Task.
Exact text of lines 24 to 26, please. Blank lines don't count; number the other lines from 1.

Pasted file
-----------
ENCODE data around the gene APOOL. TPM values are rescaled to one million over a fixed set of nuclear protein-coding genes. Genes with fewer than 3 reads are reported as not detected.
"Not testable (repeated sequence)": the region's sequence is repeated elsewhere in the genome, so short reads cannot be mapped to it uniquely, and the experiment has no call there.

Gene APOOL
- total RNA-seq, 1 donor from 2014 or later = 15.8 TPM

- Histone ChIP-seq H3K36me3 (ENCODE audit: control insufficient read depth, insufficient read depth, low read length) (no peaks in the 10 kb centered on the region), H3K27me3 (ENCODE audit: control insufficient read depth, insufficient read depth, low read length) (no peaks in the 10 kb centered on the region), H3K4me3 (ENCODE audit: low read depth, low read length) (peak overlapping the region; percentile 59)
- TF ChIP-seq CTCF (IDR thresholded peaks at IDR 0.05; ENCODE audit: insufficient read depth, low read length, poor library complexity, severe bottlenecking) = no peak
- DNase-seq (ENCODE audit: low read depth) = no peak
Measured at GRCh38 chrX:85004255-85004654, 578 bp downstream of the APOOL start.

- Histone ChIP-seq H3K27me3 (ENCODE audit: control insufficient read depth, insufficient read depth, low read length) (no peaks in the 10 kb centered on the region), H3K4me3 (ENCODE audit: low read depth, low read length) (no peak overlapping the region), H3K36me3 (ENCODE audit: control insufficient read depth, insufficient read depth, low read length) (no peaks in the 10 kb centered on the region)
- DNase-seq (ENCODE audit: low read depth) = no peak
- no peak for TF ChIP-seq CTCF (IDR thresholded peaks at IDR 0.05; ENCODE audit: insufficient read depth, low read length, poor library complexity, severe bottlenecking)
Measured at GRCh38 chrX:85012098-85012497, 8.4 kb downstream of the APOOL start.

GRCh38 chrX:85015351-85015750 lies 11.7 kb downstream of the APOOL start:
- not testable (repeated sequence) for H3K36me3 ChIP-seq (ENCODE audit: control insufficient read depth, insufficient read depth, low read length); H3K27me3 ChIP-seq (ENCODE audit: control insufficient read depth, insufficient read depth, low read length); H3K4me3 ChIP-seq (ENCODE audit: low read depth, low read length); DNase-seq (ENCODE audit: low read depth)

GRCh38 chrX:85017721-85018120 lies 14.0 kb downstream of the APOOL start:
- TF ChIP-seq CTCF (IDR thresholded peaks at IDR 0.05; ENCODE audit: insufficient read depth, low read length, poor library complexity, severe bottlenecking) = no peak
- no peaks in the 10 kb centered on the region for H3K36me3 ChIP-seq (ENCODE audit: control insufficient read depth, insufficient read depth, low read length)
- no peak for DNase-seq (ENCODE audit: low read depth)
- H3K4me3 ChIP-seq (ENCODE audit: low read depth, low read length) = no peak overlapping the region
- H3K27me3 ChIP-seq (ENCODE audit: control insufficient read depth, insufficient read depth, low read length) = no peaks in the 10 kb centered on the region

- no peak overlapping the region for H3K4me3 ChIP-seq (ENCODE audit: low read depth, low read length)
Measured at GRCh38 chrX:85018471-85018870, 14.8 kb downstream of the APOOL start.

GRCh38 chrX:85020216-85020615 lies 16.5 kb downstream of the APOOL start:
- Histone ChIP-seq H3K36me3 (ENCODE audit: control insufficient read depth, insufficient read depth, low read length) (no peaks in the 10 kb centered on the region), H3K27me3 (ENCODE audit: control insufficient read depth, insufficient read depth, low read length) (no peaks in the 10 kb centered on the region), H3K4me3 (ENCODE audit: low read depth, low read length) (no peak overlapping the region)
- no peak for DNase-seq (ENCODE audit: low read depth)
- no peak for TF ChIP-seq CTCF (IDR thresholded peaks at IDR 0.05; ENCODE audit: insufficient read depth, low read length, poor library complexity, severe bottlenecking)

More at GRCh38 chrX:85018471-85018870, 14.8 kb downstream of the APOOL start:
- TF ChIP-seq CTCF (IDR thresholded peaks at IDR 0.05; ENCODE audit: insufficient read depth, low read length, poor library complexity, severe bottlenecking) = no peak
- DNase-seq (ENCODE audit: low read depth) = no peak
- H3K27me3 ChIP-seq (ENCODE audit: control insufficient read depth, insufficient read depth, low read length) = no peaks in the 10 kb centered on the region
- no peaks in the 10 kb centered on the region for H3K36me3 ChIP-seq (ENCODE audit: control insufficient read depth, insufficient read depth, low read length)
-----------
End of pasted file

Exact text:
- Histone ChIP-seq H3K36me3 (ENCODE audit: control insufficient read depth, insufficient read depth, low read length) (no peaks in the 10 kb centered on the region), H3K27me3 (ENCODE audit: control insufficient read depth, insufficient read depth, low read length) (no peaks in the 10 kb centered on the region), H3K4me3 (ENCODE audit: low read depth, low read length) (no peak overlapping the region)
- no peak for DNase-seq (ENCODE audit: low read depth)
- no peak for TF ChIP-seq CTCF (IDR thresholded peaks at IDR 0.05; ENCODE audit: insufficient read depth, low read length, poor library complexity, severe bottlenecking)